Guest blog: is work-life balance more than just a media buzz word?

Winweb chief executive Stefan Töpfer asks whether work-life balance is as important as we make it out to be.

The term "work-life balance" has come to be a bit of a buzz phrase of late but what do we actually mean by it? And why is it so important?

Talking about a work-life balance has come to symbolize a problem many of us face; increasing work pressures mean we neglect our families, friends and hobbies as they pale in to insignificance with the pressures put upon us to climb the corporate ladder.

I have been there. I worked in an office, not seeing enough of my children and spending a considerable amount of my precious time commuting. When I left the world of the office to focus on my company, WinWeb, in 1999 I switched to working from home, enabling me to see more of my son and even pick him up from school.

Despite building a growing company my work-life balance was better than ever. But did only my family reap this benefit?

It is my belief that increasing work pressures have led to detrimental trends being established within society over the last 150 years.  Many problems within our social fabric can be attributed to too much focus being placed on slogging on the working treadmill and our eyes being diverted away from our health, relationships and families.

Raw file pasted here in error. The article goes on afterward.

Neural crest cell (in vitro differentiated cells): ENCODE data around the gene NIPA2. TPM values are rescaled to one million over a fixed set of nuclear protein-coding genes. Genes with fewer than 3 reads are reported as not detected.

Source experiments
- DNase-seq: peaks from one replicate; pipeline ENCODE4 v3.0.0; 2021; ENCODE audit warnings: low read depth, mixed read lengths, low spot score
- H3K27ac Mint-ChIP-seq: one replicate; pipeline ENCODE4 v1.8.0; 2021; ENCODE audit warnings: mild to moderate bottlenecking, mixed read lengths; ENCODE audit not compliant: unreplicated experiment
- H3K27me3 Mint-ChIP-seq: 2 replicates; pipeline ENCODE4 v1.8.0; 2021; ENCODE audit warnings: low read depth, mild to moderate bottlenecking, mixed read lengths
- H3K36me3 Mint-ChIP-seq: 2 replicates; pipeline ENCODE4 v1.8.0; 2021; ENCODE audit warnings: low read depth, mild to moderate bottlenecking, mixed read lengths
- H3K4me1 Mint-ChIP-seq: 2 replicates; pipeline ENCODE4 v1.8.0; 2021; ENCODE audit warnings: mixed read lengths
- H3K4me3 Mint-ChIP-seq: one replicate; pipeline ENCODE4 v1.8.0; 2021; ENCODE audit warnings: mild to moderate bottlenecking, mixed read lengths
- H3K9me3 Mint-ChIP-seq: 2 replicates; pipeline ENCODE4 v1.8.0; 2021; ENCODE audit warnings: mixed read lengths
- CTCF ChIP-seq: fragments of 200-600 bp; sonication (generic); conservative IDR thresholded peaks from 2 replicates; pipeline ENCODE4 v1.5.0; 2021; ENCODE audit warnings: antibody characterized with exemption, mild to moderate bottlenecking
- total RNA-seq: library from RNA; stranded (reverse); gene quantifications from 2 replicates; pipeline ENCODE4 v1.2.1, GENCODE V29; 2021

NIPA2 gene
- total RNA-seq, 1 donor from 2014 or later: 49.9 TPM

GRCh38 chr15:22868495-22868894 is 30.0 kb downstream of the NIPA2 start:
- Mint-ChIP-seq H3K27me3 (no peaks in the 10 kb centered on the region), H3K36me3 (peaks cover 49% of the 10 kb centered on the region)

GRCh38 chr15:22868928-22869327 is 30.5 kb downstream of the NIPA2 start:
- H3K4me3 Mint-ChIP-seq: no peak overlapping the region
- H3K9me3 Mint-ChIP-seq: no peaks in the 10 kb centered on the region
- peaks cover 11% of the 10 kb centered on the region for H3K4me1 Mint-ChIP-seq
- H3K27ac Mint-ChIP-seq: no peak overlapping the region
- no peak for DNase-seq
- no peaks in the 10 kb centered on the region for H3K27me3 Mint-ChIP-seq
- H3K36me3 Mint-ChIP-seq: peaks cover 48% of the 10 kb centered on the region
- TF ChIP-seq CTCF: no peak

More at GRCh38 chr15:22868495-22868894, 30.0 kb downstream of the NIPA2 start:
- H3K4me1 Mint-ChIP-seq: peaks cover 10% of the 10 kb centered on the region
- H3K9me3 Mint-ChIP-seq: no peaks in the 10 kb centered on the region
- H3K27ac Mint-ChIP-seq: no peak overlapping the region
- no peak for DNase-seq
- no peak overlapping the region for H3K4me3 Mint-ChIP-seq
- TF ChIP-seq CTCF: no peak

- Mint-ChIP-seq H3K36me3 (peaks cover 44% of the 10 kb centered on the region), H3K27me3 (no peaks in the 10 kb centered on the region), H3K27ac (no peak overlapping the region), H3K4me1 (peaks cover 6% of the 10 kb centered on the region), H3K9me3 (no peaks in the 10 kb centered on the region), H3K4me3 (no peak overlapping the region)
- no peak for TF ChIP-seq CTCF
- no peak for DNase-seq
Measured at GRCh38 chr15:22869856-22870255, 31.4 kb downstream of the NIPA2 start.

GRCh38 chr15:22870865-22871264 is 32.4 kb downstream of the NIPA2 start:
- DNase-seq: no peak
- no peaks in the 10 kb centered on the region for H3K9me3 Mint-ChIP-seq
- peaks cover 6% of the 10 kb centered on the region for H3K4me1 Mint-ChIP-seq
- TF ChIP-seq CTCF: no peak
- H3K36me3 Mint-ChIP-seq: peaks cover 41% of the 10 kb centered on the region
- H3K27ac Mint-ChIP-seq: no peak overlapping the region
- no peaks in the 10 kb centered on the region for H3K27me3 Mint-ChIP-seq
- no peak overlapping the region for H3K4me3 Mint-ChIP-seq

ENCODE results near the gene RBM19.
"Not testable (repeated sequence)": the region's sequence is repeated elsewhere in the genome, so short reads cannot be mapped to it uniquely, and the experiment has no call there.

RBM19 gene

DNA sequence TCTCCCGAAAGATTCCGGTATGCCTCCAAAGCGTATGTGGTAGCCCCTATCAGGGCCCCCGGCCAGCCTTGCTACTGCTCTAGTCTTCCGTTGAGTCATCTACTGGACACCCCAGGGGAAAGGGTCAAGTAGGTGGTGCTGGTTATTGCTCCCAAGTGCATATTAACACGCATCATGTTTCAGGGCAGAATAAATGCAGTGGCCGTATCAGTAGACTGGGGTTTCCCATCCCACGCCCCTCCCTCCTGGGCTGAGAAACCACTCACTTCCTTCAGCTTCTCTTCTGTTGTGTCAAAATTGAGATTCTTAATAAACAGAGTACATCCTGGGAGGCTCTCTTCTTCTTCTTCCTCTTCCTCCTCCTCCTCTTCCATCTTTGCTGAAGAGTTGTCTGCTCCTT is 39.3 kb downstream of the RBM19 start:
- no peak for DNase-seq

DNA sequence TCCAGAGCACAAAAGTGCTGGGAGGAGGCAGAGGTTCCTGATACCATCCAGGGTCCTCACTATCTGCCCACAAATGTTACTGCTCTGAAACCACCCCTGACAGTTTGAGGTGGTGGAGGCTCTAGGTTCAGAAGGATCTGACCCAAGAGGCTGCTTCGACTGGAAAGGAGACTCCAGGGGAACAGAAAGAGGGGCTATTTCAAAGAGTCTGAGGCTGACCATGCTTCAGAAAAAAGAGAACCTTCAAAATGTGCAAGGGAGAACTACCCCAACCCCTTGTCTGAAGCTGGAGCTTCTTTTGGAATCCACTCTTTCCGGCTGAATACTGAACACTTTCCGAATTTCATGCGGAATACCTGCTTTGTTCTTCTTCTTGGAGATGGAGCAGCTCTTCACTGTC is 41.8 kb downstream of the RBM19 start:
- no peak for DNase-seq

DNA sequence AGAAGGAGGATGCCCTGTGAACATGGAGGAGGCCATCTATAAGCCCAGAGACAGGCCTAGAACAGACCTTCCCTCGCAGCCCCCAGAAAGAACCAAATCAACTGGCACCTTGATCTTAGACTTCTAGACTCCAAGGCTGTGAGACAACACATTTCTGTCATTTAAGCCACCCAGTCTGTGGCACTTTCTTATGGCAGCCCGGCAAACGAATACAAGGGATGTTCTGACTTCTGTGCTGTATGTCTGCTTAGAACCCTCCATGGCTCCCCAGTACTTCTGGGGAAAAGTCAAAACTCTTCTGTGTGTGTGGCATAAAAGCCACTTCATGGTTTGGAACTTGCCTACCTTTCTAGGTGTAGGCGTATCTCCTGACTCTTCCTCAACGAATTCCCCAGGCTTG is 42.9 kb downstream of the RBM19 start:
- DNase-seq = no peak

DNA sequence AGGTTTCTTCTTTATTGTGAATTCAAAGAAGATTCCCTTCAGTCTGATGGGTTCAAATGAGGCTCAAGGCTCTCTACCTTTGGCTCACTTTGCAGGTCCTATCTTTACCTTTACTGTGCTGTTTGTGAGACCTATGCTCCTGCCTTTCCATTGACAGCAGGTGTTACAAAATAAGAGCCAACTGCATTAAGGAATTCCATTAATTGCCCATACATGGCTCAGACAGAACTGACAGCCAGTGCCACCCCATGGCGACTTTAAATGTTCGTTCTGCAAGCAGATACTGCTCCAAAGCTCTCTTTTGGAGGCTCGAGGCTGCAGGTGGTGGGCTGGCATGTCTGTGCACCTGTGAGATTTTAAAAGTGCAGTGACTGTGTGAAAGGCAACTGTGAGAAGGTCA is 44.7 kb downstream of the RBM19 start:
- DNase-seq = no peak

Working from home when building a business allows people to work from anywhere, and can help build a sense of local community that many of our small towns and villages now lack. Most members of my team work from home and during their lunch hour regularly visit the local coffee shop, bakery or corner shop, building a sense of community around them that would be lacking if they traveled to an office in a city each day.

The implications of working flexibly, either for yourself or within an organisation, cannot be over looked when considering both mental and physical health. Being given a certain level of autonomy over the completion of tasks and being able to fit around the needs of your family reduces stress, anxiety and makes employees happier. And in my mind a happy employee is a productive employee!

With this in mind it is no wonder that now there is an ever-increasing and encouraging trend of people breaking out of the 9-5 stereotype and instead starting their own small businesses.  

Starting a business is hard work, I know that as well as anyone, but the flexibility it brings can suit a family's needs better than many roles within a corporate environment.

Technological developments have meant that virtually anyone, anywhere, with an idea, drive and passion can start a small business. Determination to succeed means that this can be achieved whether you work 9-5 or 5-9! In my experience more demands are actively pursued within a home working or small office environment to maximize financial results while maintaining the optimum work-life balance.

So is work-life balance an unobtainable dream? Is it a buzz phrase that will just disappear? I don't think so, and I certainly hope not. In my mind the definition of a work-life balance is different for us all. But I know that by finding your own satisfactory work-life balance you could not only increase your happiness, but also your productivity.

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